Graziers forced to de-stock amidst CQ drought
MANY Central Queensland properties are struggling with the lack of current January rainfall.
AgForce Central Queensland regional president John Baker said his own cattle property Boroondara, between Middlemount and Dysart, had been lucky to avoid the sting of the January drought.
"From reports there have been a number of cattle prices dropping and dry weather is the cause," Mr Baker said.
"Properties out Alpha and Jericho way have received no rain at all and they're looking to de-stock.
"We'll be looking at doing the same if we don't get any rain in the next three to four weeks.
"There has been some relief rain but we need more to fill damns and supply a body of feed to carry on through the rest of the year."
This month, Mr Baker's property has received 40mm rain, which has dropped from the average 60mm he received in December.
"January is not reliable for rain. February and March are much more reliable and I'm hoping it happens again this year and brings some decent rain," Mr Baker said.
"The average rain this month is below average but the reliability of rainfall is about the same.
"January is either a feast or famine with rainfall. Big rain or not much at all.
"Most properties have had a bit of rain which has kept the grass in pretty good quality and stock in good order but the amount of feed is where the concern is."
Mr Baker said property stock particularly out west is "starting to lose condition" and many landowners are crossing their fingers for a downpour that will see their grass "freshen up" and their dam levels top up.
"Our farm dam is getting low too... people are getting concerned," he said.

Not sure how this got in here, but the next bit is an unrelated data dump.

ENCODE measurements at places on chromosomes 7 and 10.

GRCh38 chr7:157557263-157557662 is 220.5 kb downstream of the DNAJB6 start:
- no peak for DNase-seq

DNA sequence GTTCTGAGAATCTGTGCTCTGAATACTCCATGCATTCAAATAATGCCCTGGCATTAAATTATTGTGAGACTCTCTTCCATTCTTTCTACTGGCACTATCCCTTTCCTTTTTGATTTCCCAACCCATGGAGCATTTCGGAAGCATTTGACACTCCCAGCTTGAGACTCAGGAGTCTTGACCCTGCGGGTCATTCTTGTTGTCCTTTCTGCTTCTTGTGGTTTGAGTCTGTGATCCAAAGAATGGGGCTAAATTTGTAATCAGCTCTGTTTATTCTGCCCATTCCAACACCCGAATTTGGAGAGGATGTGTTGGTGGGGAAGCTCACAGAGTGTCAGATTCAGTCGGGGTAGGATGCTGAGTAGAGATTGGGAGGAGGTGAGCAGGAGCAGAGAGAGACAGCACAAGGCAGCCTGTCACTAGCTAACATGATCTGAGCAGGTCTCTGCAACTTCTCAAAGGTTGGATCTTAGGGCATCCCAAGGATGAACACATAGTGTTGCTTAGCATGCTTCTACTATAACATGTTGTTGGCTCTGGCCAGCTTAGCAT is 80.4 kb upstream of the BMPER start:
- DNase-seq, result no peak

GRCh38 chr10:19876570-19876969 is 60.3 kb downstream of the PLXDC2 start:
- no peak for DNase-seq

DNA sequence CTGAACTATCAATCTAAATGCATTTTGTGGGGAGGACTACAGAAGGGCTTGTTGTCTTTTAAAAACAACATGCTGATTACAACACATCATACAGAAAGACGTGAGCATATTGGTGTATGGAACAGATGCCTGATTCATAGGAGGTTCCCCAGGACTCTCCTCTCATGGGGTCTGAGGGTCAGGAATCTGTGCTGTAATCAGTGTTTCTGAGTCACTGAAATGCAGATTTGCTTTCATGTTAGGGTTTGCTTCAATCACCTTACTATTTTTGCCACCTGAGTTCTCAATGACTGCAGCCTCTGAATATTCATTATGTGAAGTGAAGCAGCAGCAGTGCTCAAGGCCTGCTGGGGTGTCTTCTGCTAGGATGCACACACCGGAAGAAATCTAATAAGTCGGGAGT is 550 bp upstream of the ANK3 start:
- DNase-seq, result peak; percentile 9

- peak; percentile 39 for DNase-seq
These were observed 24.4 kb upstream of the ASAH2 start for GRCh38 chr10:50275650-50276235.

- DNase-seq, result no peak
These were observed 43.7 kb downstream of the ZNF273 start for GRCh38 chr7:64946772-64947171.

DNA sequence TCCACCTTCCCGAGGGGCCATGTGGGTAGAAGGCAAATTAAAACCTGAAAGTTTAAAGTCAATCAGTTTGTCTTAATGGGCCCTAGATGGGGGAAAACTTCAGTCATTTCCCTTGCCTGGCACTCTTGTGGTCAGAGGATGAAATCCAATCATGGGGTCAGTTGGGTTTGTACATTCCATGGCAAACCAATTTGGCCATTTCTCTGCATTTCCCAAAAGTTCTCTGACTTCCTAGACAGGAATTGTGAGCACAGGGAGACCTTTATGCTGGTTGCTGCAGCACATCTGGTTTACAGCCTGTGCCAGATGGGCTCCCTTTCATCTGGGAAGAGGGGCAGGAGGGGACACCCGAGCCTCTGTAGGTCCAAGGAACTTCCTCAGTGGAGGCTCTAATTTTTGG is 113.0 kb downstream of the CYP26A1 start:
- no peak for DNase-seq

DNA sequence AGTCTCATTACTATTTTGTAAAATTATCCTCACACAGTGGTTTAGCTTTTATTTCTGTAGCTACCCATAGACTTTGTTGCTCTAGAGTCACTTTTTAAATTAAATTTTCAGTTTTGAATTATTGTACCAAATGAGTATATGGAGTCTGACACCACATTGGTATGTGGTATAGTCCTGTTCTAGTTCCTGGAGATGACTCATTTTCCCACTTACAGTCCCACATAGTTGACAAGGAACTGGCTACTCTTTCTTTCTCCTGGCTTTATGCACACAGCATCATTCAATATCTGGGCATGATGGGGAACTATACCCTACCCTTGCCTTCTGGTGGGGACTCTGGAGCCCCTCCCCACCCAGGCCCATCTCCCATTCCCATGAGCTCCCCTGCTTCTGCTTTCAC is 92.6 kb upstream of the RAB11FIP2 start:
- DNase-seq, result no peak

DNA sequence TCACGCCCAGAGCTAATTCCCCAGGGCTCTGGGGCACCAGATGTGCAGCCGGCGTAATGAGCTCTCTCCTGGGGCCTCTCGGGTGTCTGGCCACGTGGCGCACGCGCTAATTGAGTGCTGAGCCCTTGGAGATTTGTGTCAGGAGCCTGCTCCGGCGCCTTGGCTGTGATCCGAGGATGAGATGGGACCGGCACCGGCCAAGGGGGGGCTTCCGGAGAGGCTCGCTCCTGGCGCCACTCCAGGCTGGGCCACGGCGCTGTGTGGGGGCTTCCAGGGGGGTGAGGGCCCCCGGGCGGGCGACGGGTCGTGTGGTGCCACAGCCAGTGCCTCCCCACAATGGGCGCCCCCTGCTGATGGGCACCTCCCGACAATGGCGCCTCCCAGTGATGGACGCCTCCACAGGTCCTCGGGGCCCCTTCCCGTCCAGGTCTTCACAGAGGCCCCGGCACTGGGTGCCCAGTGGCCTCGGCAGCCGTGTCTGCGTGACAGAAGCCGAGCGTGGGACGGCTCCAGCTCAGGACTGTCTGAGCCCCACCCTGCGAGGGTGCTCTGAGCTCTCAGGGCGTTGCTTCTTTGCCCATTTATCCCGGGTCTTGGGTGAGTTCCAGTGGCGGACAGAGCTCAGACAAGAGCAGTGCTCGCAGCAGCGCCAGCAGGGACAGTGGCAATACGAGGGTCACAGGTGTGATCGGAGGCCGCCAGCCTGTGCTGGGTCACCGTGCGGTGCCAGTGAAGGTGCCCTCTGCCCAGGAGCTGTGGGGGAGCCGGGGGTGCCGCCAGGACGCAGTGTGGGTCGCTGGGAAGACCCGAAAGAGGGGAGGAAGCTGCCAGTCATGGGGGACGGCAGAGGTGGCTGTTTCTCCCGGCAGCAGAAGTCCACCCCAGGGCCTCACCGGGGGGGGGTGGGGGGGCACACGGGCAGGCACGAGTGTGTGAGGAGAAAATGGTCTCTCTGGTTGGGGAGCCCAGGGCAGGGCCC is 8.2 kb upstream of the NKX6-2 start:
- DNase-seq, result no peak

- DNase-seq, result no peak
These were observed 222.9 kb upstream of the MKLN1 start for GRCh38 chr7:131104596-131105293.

"There are a lot of people in the same position and if this continues it is going to have a detrimental affect on the market.
"In the short time there could be a fall in the supply of cattle on the market which could put pressure on the prices of livestock and could trickle through the meat market.
"Depending on how long it goes for, in the future it could increase the prices."
South west of Emerald, Fairbairn Dam's levels have seen a signifiant plunge since January last year.
A SunWater spokesperson said the dam is currently at 26.8 per cent.
On January 21 last year, the levels sat at 48.6 per cent.
The current low is only 14.9 per cent higher than the lowest the dam has ever been, which was 11.9 per cent in January 2007.
Despite the dam's current low levels, the Nogoa Mackenzie Water Supply Scheme is still in place to service customers in surrounding areas.
"The current dam level has not impacted customers as the announced allocation for Nogoa Mackenzie Water Supply Scheme (WSS) irrigators is currently 100%," the spokesperson said.
Bureau of Meteorology forecaster Adam Woods said there will be little relief for the Capricorn region in the coming week.
Despite a ridge on the coast causing a medium chance of showers and the chance of possible thunderstorms carrying through until Sunday, the area is expecting to stay fairly dry.
"The area will likely receive light showers but there's a medium chance at areas such as Rockhampton," Mr Woods said.
"Areas that may receive thunderstorms can get heavier falls.
"There won't be much rain tomorrow - around 1-2mm."
Mr Woods said there was a "moderate chance of a tropical cyclone forming in the coral sea on Friday" and these systems usually bring in substantial rain to coastal areas and inland.
However, it appears the system isn't forecast to come near the coast and will move east to south easterly towards Queensland.
"Unfortunately there will be no big rainfall for the Capricorn district with this one as it will be well off shore," Mr Woods said.
"The cyclone season runs until the end of April so we may see other systems which will be good news for some.
"I'm sure there are many farmers who would like the rain."